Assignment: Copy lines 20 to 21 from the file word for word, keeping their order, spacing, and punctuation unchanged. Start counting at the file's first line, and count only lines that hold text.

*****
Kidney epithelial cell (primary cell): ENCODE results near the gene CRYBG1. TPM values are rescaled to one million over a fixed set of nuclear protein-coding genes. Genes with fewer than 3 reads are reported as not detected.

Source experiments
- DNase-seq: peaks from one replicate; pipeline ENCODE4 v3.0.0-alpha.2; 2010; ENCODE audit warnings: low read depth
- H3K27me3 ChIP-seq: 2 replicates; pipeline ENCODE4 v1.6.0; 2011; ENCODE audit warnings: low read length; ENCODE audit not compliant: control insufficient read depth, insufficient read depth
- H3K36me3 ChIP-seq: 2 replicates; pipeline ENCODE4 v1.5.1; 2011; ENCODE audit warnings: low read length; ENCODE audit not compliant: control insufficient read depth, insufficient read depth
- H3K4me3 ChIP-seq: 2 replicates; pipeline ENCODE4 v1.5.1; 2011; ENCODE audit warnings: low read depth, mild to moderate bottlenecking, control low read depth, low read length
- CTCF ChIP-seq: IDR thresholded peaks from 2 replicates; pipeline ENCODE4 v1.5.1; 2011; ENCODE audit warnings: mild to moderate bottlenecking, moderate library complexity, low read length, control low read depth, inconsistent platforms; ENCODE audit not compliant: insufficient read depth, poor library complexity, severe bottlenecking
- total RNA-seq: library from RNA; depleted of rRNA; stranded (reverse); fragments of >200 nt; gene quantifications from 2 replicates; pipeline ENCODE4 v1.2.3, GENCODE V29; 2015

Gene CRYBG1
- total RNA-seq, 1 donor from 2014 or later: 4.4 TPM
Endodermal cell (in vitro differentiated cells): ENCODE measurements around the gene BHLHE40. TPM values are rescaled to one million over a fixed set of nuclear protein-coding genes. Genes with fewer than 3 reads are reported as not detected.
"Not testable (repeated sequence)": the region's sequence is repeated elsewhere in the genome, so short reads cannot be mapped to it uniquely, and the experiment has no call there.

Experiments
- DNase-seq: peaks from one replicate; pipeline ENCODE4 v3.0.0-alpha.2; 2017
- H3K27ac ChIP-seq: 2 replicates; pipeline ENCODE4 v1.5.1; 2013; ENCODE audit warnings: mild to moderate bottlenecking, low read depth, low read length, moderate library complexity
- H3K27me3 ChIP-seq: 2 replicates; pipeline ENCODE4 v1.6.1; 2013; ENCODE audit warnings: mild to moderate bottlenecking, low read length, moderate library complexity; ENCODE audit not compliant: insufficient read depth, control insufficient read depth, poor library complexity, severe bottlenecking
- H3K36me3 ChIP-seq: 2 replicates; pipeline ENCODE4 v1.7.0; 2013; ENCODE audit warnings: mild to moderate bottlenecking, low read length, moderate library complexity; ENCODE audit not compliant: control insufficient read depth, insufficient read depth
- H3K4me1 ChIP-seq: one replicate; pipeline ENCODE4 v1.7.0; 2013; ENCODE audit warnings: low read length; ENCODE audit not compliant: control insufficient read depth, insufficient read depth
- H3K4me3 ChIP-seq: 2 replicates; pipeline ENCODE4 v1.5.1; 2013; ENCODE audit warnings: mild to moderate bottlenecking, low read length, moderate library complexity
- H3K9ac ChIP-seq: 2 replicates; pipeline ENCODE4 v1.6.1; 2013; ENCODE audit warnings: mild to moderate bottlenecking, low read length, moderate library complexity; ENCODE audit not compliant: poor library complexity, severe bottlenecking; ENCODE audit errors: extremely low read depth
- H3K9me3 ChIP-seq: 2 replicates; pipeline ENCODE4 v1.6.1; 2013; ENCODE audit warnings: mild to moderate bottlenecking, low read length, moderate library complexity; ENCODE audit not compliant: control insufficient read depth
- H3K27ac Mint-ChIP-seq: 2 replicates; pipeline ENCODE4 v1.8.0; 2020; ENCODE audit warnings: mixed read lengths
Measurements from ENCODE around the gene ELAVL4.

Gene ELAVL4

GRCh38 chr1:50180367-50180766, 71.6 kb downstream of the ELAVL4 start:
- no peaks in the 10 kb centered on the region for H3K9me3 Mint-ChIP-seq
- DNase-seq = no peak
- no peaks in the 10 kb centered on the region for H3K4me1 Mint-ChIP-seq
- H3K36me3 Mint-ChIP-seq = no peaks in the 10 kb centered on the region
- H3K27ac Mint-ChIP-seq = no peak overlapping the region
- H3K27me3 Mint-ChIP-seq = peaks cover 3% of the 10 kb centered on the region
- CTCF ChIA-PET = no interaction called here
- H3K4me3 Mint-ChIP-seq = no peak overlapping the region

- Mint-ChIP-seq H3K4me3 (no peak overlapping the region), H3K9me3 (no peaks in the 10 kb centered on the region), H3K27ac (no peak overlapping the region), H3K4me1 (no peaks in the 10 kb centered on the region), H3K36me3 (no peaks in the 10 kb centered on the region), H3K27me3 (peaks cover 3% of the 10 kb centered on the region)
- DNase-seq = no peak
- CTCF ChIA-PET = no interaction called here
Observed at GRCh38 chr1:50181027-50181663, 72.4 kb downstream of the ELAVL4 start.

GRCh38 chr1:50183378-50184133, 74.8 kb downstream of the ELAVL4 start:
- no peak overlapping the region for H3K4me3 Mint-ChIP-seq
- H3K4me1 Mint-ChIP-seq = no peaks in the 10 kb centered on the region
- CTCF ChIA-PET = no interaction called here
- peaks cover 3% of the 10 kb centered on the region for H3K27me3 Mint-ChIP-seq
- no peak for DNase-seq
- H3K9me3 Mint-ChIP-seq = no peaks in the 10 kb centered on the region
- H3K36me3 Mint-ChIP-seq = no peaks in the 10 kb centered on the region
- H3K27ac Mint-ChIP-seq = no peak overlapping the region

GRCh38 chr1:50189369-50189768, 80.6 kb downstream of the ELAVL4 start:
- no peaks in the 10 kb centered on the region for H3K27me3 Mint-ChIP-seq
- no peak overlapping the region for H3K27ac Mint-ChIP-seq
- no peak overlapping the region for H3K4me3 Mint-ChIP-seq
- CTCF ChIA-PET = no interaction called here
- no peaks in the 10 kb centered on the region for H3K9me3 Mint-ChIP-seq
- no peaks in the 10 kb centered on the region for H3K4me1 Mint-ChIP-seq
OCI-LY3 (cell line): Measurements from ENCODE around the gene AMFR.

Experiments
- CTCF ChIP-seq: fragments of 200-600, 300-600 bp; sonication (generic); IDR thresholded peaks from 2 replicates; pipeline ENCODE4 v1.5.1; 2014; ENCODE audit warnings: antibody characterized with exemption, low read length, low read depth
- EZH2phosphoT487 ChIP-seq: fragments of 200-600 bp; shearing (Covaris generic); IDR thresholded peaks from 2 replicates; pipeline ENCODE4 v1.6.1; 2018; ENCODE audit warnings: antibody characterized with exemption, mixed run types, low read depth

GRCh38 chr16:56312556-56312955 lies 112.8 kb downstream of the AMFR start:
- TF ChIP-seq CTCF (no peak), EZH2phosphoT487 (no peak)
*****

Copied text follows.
- H3K9ac ChIP-seq: 2 replicates; pipeline ENCODE4 v1.6.1; 2013; ENCODE audit warnings: mild to moderate bottlenecking, low read length, moderate library complexity; ENCODE audit not compliant: poor library complexity, severe bottlenecking; ENCODE audit errors: extremely low read depth
- H3K9me3 ChIP-seq: 2 replicates; pipeline ENCODE4 v1.6.1; 2013; ENCODE audit warnings: mild to moderate bottlenecking, low read length, moderate library complexity; ENCODE audit not compliant: control insufficient read depth